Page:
FOR IMMEDIATE RELEASE
November 6, 2019
Adam Polaski | 610.306.7956 | email@example.com
Groundbreaking New Research Documents LGBTQ Southerners’ Experiences with Health and Health Care, Highlighting Alarming Disparities and Reasons for Hope
The Southern LGBTQ Health Survey captures the lived experiences of 5,617 respondents, one of the largest known surveys focused specifically on the health of LGBTQ Southerners
ASHEVILLE, NC – Today the Campaign for Southern Equality (CSE) and Western North Carolina Community Health Services (WNCCHS) released The Report of the 2019 Southern LGBTQ Health Survey, which provides a groundbreaking look at the health and health care experiences of lesbian, gay, bisexual, transgender, and queer (LGBTQ) people in the Southern United States. With 5,617 participants, the 2019 Southern LGBTQ Health Survey is one of the largest samples ever of LGBTQ Southerners talking specifically about their health, their bodies, and their lives.
The South is home to more than one third of LGBTQ Americans, but there has been limited research to date on LGBTQ Southerners’ specific experiences with health issues. Key findings of the Southern LGBTQ Health Survey – which you can read in the full report and in the Executive Summary (available in English and Spanish) – include:
- More than half of respondents in the total sample reported fair or poor mental health, and mental health ratings were even worse for individuals who are bisexual+, transgender, 18-24 years old, or those with lower incomes. Especially alarming are the high rates of suicidal ideation, self-harming behaviors, depression and anxiety.
- Respondents’ reported rates of living with HIV are more than 15 times higher than the national rate. Nearly a quarter of all Black or African American respondents (22%) said that they living with HIV, as did 13% of all gay male respondents. More than half of respondents in the total sample said they never or rarely get tested for HIV.
- Respondents in more rural areas face significant health disparities. People who live in more rural areas rated their overall physical and mental health lower than respondents living in urban areas and reported less access to quality medical care; less comfort seeking medical care within their community; higher rates of depression, anxiety, suicidal thoughts, and self-harming behaviors; and lower rates of feeling that their health care needs are being met.
Rev. Jasmine Beach-Ferrara, Executive Director of the Campaign for Southern Equality, said:
“The survey’s findings are both hopeful and heartbreaking and, above all, a call to action. Access to health care is a basic right, but you need to understand a community’s health care needs before you can meet them. This survey provides a new breadth and depth of insight into LGBTQ Southerners’ health experiences, illuminating the acuity of need in people’s lives, the tremendous resilience of LGBTQ Southerners, and the many reasons to feel hopeful about what’s happening on the ground in the South. Now, armed with this new data, we must work harder than ever to accelerate change and build a South where LGBTQ people can finally access the health care they need in their hometowns.”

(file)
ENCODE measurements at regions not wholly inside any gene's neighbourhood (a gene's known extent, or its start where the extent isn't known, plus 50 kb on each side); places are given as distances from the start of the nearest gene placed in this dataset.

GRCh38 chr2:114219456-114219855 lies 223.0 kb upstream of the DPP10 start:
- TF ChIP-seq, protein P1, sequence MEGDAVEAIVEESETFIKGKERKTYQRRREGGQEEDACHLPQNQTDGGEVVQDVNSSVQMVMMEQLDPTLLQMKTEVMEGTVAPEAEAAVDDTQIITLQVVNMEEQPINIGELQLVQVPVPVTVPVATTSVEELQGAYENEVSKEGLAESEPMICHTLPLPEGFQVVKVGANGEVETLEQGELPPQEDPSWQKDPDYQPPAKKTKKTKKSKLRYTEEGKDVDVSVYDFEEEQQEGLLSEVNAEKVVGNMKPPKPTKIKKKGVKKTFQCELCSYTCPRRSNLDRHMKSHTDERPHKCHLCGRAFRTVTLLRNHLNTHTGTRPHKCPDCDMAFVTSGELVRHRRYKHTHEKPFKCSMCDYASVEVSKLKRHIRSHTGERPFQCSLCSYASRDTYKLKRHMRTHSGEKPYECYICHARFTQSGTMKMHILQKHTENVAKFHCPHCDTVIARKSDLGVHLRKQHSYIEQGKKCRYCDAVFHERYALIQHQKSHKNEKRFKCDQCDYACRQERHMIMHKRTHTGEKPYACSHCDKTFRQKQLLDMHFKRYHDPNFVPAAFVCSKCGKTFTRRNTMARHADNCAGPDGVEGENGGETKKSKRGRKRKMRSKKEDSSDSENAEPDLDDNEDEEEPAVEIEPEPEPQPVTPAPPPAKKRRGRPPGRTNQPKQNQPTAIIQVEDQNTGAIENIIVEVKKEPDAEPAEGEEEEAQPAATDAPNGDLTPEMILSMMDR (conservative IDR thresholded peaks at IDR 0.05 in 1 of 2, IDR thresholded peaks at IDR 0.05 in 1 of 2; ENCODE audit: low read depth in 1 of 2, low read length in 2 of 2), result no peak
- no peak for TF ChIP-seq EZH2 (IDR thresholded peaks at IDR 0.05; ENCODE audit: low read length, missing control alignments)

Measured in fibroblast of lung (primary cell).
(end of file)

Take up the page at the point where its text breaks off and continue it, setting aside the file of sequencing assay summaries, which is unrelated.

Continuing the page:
Kim Wagenaar, CEO of Western NC Community Health Services, said:
“For 24 years, WNCCHS has been on the frontlines of providing care to transgender patients and people living with HIV, and the Southern LGBTQ Health Survey brings to life the stories we hear from patients every day. The Survey findings help move the conversation around health equity from the individual level to the regional and systems level and point toward the changes that we need to ensure that all LGBTQ people can get the care they need and deserve.”
The authors of the 2019 Southern LGBTQ Health Survey Report – as well as a range of Southern health care providers, LGBTQ Southerners willing to speak about their health care experiences, and Survey Ambassadors who helped distribute the report – are available to speak with reporters.
Led by a team of LGBTQ Southerners, the Southern LGBTQ Health Survey was rooted in community-based research methods, including working with a team of Survey Ambassadors who spanned the region and who included a minister, a nightclub promoter, and grassroots leaders. The project is part of the Southern LGBTQ Health Initiative, a collaboration of CSE and WNCCHS to improve access to LGBTQ-friendly primary care, HIV care and support services across the South. In addition to community-based research, this initiative involves training primary care provides in affirming health care practices and providing direct funding to grassroots groups leading innovations in access to LGBTQ health care.
Access the full report and executive summary in English and Spanish at www.southernequality.org/Survey.
Based in Asheville, NC, the Campaign for Southern Equality works for full LGBTQ equality across the South. Our work is rooted in commitments to equity in race, gender and class. http://www.southernequality.org
Based in Asheville, NC, WNCCHS is one of approximately 200 federally-qualified health centers located across the deep South, and has been providing culturally competent, high quality health care for over 20 years to lower income residents of Western North Carolina. http://www.wncchs.org/